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How employers must confront the rise in work-related deaths

In 2017, there were 5,147 work-related fatalities in Pennsylvania and across the U.S. In 2018, that number saw a 2% increase, having been determined by the U.S. Bureau of Labor Statistics to be 5,250. The BLS published some other statistics that interest workers in a wide range of industries, and the findings have garnered the interest of the National Safety Council.

According to the BLS, 40% of all workplace incidents in 2018 were transportation incidents. More sales workers and truck drivers were killed than workers in any other profession. The year 2018 also experienced an 11% hike in work-related suicides and a 12% increase in workers dying from alcohol consumption or unintentional drug overdoses.

The NSC has cited these results in a recent statement calling on employers to take a more systematic approach to worker safety. Many employers think of worker fatalities as an unavoidable part of running a business, and they assume that providing some training and safety equipment is enough. However, the NSC says that preventing deaths is largely the duty of employers, managers and others in leadership positions.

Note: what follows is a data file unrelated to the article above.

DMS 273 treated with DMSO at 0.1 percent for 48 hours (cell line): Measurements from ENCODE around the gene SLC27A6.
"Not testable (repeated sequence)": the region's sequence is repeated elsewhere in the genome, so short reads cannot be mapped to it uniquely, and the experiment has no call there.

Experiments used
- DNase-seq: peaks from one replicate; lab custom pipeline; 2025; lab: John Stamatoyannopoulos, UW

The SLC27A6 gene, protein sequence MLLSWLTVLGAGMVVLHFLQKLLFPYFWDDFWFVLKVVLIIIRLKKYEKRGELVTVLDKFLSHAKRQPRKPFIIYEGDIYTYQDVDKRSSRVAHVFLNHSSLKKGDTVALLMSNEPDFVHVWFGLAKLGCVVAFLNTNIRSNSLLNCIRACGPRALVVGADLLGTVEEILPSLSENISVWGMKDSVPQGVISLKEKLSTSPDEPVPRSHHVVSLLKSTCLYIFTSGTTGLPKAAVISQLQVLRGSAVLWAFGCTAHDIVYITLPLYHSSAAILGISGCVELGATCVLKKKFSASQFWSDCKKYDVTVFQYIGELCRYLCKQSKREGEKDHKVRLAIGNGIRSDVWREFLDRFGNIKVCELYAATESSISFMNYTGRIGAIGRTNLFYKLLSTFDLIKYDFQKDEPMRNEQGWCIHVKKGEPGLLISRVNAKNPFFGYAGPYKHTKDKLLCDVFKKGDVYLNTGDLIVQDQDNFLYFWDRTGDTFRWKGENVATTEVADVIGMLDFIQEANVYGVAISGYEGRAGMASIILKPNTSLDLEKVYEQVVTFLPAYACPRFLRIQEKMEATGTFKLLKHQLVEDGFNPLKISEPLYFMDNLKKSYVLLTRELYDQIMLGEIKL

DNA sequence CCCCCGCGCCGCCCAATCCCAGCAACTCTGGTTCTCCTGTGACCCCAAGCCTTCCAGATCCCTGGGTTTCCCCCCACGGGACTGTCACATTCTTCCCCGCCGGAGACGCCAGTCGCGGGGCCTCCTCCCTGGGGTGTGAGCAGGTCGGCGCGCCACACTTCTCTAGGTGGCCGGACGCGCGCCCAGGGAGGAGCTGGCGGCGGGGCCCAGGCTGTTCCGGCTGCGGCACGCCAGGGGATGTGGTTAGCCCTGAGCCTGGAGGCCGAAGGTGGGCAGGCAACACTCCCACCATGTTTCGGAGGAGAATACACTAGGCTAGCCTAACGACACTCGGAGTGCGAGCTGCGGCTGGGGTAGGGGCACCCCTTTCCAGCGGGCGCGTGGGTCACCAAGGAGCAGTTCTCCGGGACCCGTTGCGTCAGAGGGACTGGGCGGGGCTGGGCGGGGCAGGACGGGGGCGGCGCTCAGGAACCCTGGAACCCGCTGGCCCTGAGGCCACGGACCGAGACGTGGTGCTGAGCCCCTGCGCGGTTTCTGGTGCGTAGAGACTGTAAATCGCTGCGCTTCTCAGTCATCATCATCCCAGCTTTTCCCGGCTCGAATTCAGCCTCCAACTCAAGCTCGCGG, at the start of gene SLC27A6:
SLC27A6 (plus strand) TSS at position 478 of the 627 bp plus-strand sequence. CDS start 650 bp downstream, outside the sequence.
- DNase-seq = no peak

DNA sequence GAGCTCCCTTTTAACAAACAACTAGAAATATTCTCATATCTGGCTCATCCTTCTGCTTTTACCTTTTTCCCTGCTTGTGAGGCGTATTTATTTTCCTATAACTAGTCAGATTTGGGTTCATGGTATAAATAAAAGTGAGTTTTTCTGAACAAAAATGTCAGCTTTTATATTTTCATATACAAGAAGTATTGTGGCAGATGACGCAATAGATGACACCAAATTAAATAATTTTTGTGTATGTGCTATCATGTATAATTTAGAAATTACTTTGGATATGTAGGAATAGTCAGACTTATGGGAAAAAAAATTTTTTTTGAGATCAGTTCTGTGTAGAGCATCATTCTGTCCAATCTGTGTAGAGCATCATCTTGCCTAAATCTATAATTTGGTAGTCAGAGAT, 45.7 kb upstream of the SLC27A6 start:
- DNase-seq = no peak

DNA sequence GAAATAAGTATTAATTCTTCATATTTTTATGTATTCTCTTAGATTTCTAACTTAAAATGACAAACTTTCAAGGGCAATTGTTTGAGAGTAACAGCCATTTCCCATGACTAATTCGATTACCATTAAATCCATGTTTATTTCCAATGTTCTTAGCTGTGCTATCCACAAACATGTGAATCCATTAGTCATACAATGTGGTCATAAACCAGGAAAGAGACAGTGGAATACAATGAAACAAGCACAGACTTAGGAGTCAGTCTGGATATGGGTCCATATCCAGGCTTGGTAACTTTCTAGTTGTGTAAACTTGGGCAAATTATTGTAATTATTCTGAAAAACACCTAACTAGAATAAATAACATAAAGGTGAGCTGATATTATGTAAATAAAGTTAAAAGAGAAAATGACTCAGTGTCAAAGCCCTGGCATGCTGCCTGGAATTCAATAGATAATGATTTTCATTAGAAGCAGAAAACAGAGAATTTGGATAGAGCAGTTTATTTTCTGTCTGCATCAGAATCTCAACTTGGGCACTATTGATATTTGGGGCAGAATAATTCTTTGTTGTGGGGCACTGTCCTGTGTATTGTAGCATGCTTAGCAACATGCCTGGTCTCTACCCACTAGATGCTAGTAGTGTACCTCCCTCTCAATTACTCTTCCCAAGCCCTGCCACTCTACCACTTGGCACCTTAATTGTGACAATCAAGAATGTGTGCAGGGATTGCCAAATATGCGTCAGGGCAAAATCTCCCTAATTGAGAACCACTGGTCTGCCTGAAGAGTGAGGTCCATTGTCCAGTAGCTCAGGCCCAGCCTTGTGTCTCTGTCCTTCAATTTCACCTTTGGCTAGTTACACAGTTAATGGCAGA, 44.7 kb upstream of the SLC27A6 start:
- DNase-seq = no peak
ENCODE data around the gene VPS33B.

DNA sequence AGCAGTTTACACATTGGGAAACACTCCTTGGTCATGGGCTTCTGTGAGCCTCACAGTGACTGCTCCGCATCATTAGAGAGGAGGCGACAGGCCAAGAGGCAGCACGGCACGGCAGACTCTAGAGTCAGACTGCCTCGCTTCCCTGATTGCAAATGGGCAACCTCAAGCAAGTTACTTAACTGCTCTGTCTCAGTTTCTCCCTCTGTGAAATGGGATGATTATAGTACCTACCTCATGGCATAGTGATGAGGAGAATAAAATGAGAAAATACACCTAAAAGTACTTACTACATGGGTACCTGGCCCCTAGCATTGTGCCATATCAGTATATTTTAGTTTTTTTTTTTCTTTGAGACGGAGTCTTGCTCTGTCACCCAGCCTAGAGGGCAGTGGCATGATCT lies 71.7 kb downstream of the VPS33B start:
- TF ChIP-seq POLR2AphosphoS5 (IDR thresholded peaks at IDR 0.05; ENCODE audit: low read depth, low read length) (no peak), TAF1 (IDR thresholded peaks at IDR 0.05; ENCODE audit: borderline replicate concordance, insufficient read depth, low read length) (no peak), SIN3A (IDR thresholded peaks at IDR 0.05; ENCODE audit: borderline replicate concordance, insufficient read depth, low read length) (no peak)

Prevention starts with creating a safety-oriented culture, which can only start from the top down. For example, workers must be trained on how to identify risks and should be encouraged to report hazards without fear of retaliation.

Work-related fatalities are not as frequent as injuries. One good thing is that those who incur a workplace injury may be compensated for medical expenses, a portion of lost wages and even short- or long-term disability leave. It depends on whether employers carry workers’ compensation insurance. If they do, then victims may file for these benefits without needing to prove anyone’s negligence. They may want to hire a lawyer, though, especially for any appeals.